Slow internet, fast anger

What issues are most important to students at Castleton? When surveyed, what they had to say was a lot of the same; there should be more parking, the Internet is too slow, the food at Huden is bad, etc. This is exactly what anyone would expect. It’s old news to everyone who’s been at the school for longer than a week. But is it really as bad as everyone thinks? Do we really have any right to complain about the parking, food or Internet, the way everyone seems to think we do?

We decided to explore this question in detail, focusing first on the recurring response complaining about Internet speed and the findings were interesting.

Students who were surveyed were asked to take part in an Internet bandwidth test, which provided the average download speed of the Internet at their school.

As a frame of reference, average residential Internet can download a file at 350 kilobytes per second, which can download a song in about 20 seconds or load a three-minute video in 10 seconds.

When the results came in, there didn’t seem to be much of a theme. The download speed at Bennington College was lightning-fast by normal standards, clocking in at 4,028 kb/s. However, when compared to the 11,062 kb/s speed at Alabama, it was much less impressive.

In an average from six students in three residence halls in Castleton who took the test simultaneously, we clocked in at 2,638 kb/s, only beating the last place The College of New Jersey, which had a speed of 1,427 kb/s.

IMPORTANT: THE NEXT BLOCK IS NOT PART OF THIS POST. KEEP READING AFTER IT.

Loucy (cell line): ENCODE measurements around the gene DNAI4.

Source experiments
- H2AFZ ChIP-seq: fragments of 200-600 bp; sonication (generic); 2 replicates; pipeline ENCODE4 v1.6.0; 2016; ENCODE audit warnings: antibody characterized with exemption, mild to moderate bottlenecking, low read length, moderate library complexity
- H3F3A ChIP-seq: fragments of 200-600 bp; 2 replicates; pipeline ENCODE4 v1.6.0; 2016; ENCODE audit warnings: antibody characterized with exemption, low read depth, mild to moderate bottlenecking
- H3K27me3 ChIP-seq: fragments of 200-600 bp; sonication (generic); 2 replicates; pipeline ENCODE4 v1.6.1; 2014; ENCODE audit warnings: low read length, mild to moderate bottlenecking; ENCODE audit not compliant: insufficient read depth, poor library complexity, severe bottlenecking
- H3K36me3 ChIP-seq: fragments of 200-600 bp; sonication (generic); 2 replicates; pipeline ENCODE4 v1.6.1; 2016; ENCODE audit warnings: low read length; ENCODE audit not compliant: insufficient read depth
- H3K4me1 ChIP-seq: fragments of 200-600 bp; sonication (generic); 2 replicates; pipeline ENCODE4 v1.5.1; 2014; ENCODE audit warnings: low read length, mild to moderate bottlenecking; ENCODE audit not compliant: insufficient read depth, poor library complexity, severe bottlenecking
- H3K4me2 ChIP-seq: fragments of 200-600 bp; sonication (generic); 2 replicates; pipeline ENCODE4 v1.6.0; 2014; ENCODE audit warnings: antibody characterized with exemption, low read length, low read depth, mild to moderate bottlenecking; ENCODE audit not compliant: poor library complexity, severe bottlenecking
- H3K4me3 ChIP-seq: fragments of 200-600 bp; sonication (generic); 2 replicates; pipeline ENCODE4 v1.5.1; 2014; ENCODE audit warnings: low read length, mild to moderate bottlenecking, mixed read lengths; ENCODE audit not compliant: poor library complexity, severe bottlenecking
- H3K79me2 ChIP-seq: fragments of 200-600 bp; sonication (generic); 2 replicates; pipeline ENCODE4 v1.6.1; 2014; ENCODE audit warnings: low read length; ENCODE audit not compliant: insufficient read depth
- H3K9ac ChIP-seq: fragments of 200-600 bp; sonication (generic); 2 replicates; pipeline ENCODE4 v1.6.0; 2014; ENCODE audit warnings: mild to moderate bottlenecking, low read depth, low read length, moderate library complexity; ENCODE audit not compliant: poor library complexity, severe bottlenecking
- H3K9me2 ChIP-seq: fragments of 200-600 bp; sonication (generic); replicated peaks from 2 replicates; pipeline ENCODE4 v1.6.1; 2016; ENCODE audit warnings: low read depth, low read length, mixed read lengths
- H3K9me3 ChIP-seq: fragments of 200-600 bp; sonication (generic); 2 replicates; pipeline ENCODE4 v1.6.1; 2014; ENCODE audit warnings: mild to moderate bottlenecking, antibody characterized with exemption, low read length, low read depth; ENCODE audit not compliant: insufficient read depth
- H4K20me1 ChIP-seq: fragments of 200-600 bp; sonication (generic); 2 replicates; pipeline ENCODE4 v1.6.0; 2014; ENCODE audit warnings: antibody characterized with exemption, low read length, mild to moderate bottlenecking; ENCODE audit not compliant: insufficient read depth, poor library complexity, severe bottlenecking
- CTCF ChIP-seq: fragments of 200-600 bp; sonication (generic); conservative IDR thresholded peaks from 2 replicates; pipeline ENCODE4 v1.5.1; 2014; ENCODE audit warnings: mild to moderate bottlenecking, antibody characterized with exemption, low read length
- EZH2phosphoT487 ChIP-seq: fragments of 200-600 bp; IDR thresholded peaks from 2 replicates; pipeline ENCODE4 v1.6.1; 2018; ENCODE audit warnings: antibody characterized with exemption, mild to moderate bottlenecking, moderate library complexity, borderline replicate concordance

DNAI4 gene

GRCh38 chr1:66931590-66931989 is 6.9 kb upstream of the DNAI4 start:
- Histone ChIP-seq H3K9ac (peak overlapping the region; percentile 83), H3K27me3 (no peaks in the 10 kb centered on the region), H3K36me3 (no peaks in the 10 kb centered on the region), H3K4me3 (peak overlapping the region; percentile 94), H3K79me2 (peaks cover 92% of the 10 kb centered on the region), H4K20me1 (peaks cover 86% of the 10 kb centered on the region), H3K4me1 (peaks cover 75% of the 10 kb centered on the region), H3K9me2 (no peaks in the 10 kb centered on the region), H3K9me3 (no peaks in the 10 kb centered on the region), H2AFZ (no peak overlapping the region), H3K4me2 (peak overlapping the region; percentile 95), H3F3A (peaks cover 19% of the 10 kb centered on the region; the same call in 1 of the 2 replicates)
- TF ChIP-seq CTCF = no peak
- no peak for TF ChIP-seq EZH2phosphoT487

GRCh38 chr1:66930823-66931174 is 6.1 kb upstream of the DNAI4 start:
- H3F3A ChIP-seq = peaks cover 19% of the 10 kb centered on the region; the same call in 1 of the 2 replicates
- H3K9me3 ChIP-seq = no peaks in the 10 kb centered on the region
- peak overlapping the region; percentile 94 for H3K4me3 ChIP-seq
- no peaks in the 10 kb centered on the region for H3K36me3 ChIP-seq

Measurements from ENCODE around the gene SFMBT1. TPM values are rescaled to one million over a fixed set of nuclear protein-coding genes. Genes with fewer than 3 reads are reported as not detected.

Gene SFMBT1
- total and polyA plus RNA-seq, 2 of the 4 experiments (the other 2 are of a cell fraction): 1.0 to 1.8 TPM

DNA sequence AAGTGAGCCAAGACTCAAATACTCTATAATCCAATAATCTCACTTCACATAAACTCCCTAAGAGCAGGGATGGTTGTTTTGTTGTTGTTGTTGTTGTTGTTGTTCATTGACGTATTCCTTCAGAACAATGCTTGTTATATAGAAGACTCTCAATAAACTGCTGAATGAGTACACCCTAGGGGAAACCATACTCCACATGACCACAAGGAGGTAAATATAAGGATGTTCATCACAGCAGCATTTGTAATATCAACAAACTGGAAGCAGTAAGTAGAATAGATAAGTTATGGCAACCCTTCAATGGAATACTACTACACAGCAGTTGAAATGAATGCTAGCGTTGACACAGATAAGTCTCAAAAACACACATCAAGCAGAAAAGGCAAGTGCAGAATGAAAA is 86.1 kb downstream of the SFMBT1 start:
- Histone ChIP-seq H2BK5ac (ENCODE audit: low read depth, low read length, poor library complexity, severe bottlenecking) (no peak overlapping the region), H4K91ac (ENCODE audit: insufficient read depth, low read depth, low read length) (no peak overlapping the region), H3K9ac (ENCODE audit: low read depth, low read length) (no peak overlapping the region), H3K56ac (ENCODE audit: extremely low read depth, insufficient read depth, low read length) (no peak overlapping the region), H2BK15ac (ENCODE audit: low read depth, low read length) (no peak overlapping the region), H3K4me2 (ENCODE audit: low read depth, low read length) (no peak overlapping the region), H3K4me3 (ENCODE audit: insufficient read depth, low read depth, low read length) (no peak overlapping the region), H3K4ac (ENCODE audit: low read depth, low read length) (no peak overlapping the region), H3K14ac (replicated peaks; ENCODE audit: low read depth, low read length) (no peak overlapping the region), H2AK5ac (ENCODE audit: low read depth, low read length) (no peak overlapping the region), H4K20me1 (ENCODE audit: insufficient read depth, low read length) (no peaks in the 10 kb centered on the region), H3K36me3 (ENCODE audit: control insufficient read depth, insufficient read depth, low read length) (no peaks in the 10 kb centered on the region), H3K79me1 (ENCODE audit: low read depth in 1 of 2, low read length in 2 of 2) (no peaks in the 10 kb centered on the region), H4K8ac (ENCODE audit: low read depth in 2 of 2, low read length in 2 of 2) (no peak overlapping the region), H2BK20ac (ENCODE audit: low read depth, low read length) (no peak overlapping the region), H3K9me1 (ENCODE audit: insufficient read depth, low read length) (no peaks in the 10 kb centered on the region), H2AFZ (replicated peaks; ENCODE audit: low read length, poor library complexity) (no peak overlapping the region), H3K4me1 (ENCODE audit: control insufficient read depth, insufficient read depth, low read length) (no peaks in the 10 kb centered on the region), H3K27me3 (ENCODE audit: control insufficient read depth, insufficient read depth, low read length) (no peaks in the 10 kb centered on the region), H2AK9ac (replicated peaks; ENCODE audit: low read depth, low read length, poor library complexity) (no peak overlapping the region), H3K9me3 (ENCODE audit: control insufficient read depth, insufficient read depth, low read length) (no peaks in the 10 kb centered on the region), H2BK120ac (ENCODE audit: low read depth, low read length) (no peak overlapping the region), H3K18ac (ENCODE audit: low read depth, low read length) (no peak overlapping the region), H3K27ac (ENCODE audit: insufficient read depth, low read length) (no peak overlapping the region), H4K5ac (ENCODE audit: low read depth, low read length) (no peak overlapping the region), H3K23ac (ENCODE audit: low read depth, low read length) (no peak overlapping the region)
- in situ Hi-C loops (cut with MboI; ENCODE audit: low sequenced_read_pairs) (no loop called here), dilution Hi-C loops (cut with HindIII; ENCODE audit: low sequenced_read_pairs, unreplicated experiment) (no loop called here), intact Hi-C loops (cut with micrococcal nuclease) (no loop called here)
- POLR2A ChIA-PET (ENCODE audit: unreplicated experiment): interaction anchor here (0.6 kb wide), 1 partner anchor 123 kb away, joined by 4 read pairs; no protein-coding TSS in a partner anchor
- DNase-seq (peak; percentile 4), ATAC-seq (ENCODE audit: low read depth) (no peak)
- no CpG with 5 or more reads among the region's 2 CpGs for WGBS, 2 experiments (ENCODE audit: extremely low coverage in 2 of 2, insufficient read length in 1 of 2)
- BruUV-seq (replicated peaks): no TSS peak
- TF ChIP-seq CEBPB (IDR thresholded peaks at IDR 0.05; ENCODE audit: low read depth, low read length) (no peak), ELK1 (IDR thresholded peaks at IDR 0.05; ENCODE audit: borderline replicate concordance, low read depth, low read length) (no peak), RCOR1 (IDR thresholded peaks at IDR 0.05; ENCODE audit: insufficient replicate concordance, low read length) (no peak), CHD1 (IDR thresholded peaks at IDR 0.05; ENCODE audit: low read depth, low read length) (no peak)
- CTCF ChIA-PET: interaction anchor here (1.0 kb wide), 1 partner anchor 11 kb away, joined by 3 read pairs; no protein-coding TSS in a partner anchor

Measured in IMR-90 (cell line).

Castleton student Kyle Reed stated, “I’m not happy with the speed of our school’s internet. There is a lot of room for improvement.”

Based on the results of the tests, this seems justified. However, another factor that must be taken into consideration is the price of rooms charged by the respective campuses. We’re going to use a price-to-speed ratio for convenience of comparison, which will divide the internet speed in kilobytes per second by the price of room in dollars charged annually.

The ratio for Castleton is a less than impressive 55 percent, meaning for every dollar a student pays to room at CSC, he is getting a .55 a kilobyte-per-second download speed.

How does that stack up to other schools? TCNJ fell at 38 percent, Marist College achieved 207 percent, Bennington scored an average 65 percent while schools like James Madison and Alabama soared at 298 percent and 220 percent respectively.

When compared to larger and more expensive schools, it seems within our bounds to complain about the Internet speed. JMU beat Castleton’s ratio by nearly 6:1. On the other hand, when compared to other equally as expensive schools like TCNJ, maybe we don’t have it so bad here after all.

Next time you get aggravated at the Internet here at Castleton, ask yourself if it’s really worth getting fed up over when those poor souls at TCNJ are probably waiting twice as long as you are and paying just as much.

– Nick Minarik

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